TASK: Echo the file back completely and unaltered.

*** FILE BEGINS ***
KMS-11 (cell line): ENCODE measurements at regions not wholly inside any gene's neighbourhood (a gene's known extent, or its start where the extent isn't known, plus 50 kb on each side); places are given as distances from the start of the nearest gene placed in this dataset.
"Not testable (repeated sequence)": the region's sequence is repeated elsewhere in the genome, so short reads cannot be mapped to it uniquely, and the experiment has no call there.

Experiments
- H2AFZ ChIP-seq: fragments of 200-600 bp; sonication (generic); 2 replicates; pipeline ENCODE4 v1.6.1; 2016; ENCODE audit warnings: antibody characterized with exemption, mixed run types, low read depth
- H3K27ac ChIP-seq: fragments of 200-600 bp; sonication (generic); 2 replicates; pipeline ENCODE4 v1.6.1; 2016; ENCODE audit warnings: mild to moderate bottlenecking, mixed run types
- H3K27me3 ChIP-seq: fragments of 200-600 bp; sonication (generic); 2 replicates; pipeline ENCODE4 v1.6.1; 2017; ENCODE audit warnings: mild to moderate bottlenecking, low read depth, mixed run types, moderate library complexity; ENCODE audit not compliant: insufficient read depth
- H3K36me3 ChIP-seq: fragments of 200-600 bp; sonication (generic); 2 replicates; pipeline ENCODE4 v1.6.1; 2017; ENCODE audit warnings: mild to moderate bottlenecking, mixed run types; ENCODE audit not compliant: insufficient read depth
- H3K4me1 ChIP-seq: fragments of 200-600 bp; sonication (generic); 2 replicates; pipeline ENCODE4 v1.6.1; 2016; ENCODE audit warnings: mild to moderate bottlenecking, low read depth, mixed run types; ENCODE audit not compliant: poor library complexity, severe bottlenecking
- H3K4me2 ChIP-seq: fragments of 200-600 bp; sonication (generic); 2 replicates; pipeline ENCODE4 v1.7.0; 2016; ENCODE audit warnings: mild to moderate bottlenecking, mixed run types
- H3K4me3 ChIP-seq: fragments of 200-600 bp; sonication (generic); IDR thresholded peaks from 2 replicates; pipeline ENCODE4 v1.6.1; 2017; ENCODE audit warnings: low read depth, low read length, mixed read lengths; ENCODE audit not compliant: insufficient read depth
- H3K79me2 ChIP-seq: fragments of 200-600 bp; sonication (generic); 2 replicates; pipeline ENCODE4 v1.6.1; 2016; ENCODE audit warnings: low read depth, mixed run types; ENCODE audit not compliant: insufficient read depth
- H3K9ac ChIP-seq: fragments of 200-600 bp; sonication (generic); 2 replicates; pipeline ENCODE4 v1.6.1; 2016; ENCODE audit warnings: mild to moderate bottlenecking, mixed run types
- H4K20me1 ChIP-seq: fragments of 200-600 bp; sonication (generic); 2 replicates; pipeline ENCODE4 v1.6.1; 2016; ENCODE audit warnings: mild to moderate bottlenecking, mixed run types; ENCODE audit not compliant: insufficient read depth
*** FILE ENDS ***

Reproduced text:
KMS-11 (cell line): ENCODE measurements at regions not wholly inside any gene's neighbourhood (a gene's known extent, or its start where the extent isn't known, plus 50 kb on each side); places are given as distances from the start of the nearest gene placed in this dataset.
"Not testable (repeated sequence)": the region's sequence is repeated elsewhere in the genome, so short reads cannot be mapped to it uniquely, and the experiment has no call there.

Experiments
- H2AFZ ChIP-seq: fragments of 200-600 bp; sonication (generic); 2 replicates; pipeline ENCODE4 v1.6.1; 2016; ENCODE audit warnings: antibody characterized with exemption, mixed run types, low read depth
- H3K27ac ChIP-seq: fragments of 200-600 bp; sonication (generic); 2 replicates; pipeline ENCODE4 v1.6.1; 2016; ENCODE audit warnings: mild to moderate bottlenecking, mixed run types
- H3K27me3 ChIP-seq: fragments of 200-600 bp; sonication (generic); 2 replicates; pipeline ENCODE4 v1.6.1; 2017; ENCODE audit warnings: mild to moderate bottlenecking, low read depth, mixed run types, moderate library complexity; ENCODE audit not compliant: insufficient read depth
- H3K36me3 ChIP-seq: fragments of 200-600 bp; sonication (generic); 2 replicates; pipeline ENCODE4 v1.6.1; 2017; ENCODE audit warnings: mild to moderate bottlenecking, mixed run types; ENCODE audit not compliant: insufficient read depth
- H3K4me1 ChIP-seq: fragments of 200-600 bp; sonication (generic); 2 replicates; pipeline ENCODE4 v1.6.1; 2016; ENCODE audit warnings: mild to moderate bottlenecking, low read depth, mixed run types; ENCODE audit not compliant: poor library complexity, severe bottlenecking
- H3K4me2 ChIP-seq: fragments of 200-600 bp; sonication (generic); 2 replicates; pipeline ENCODE4 v1.7.0; 2016; ENCODE audit warnings: mild to moderate bottlenecking, mixed run types
- H3K4me3 ChIP-seq: fragments of 200-600 bp; sonication (generic); IDR thresholded peaks from 2 replicates; pipeline ENCODE4 v1.6.1; 2017; ENCODE audit warnings: low read depth, low read length, mixed read lengths; ENCODE audit not compliant: insufficient read depth
- H3K79me2 ChIP-seq: fragments of 200-600 bp; sonication (generic); 2 replicates; pipeline ENCODE4 v1.6.1; 2016; ENCODE audit warnings: low read depth, mixed run types; ENCODE audit not compliant: insufficient read depth
- H3K9ac ChIP-seq: fragments of 200-600 bp; sonication (generic); 2 replicates; pipeline ENCODE4 v1.6.1; 2016; ENCODE audit warnings: mild to moderate bottlenecking, mixed run types
- H4K20me1 ChIP-seq: fragments of 200-600 bp; sonication (generic); 2 replicates; pipeline ENCODE4 v1.6.1; 2016; ENCODE audit warnings: mild to moderate bottlenecking, mixed run types; ENCODE audit not compliant: insufficient read depth